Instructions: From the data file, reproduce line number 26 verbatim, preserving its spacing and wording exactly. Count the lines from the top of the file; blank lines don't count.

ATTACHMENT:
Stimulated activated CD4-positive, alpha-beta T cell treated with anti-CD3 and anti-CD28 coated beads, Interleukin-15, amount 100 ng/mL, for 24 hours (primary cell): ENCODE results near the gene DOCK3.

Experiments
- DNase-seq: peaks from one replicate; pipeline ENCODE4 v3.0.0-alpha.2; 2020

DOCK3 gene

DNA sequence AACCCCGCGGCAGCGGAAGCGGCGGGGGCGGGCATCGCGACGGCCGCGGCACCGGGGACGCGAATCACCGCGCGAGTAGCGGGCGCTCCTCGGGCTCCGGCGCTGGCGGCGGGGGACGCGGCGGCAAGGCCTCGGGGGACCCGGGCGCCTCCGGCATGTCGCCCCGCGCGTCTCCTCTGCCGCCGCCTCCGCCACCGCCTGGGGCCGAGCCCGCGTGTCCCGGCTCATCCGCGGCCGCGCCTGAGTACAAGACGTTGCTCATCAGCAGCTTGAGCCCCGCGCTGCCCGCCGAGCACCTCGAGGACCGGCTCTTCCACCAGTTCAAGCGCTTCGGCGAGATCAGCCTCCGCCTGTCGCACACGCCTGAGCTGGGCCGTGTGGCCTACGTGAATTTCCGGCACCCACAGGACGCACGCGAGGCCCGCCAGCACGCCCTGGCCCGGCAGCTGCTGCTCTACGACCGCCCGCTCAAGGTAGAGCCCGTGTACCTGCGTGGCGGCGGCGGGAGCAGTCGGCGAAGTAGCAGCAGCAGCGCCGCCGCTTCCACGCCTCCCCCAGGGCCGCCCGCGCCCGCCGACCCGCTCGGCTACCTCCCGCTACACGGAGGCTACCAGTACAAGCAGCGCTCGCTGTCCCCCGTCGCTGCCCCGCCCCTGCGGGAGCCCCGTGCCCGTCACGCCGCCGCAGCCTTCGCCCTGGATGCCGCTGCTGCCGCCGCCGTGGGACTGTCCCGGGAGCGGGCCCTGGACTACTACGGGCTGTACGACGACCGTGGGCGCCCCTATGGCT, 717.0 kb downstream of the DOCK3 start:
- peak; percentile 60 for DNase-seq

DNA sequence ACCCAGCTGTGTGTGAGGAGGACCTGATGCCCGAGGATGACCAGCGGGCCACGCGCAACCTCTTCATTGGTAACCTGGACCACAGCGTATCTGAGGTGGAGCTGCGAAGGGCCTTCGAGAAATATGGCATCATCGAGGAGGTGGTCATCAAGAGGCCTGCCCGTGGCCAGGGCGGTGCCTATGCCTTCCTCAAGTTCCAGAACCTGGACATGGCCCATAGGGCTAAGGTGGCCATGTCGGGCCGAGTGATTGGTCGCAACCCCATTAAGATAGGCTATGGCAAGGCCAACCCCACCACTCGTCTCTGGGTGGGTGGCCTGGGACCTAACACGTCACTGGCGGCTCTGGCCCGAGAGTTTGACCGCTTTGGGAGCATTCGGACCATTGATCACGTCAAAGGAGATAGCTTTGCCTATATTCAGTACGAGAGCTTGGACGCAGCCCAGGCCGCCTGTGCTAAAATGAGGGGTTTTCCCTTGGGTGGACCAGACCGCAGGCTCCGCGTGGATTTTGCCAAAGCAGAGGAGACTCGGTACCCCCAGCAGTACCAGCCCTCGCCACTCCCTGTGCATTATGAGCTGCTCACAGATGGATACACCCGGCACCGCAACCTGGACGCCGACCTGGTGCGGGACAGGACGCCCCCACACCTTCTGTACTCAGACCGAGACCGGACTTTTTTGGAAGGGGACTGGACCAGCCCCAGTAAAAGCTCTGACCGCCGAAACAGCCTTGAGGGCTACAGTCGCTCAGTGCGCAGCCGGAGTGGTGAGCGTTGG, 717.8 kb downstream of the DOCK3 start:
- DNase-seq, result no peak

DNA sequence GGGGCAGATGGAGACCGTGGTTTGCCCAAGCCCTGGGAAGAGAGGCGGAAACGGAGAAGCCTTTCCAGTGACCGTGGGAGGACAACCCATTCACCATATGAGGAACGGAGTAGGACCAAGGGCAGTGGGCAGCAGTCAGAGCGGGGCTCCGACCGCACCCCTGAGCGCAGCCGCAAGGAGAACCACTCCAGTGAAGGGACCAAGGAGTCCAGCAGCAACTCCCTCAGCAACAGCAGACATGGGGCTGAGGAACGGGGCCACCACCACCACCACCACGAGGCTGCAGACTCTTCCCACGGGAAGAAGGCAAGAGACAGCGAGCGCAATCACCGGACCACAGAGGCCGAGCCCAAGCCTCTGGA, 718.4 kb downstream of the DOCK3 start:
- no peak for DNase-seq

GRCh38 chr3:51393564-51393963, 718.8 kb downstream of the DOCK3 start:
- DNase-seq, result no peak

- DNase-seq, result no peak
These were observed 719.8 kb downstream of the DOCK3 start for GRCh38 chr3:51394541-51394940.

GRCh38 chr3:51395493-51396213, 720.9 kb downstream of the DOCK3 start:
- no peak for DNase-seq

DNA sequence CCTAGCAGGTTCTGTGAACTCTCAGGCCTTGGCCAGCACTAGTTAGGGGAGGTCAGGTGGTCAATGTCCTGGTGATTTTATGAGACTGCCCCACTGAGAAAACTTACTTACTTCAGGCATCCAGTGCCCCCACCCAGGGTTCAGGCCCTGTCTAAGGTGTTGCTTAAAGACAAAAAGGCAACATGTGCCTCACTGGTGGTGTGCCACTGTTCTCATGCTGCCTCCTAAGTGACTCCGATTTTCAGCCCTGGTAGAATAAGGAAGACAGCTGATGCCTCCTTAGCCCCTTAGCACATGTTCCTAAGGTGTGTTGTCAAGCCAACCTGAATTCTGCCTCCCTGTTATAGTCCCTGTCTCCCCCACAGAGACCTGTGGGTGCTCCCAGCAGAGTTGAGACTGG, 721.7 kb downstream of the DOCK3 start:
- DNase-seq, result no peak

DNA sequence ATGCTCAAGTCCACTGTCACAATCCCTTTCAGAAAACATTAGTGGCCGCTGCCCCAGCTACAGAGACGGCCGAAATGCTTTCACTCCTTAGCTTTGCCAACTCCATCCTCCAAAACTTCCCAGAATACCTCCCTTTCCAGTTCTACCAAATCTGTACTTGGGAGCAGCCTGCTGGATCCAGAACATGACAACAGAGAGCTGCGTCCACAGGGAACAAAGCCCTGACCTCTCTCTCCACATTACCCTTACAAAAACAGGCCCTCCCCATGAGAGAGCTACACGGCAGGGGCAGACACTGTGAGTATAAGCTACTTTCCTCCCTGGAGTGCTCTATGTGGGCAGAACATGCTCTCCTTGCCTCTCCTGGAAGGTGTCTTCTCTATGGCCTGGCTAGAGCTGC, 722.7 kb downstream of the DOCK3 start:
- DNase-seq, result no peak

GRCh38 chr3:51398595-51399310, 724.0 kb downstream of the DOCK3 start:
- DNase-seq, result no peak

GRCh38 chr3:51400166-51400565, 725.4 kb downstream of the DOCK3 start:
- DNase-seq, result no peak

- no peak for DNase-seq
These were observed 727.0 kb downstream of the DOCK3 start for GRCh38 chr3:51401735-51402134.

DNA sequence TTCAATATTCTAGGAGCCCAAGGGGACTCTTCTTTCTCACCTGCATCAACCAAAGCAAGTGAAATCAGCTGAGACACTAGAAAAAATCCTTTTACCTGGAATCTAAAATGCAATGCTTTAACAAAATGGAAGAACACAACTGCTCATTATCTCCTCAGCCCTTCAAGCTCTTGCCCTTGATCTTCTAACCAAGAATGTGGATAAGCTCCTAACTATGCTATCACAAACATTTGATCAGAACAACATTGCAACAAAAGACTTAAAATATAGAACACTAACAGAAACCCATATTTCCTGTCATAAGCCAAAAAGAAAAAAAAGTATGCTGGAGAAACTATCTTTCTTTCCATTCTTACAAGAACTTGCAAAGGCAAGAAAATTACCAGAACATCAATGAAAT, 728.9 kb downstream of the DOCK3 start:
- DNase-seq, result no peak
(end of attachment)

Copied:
These were observed 727.0 kb downstream of the DOCK3 start for GRCh38 chr3:51401735-51402134.